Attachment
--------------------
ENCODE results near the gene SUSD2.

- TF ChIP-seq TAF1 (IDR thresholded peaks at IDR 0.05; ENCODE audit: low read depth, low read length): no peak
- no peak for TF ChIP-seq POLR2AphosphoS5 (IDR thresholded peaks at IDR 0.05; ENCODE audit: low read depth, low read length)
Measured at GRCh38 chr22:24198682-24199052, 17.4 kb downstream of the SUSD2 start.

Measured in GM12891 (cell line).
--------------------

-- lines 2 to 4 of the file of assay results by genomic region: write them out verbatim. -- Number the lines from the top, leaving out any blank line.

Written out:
- TF ChIP-seq TAF1 (IDR thresholded peaks at IDR 0.05; ENCODE audit: low read depth, low read length): no peak
- no peak for TF ChIP-seq POLR2AphosphoS5 (IDR thresholded peaks at IDR 0.05; ENCODE audit: low read depth, low read length)
Measured at GRCh38 chr22:24198682-24199052, 17.4 kb downstream of the SUSD2 start.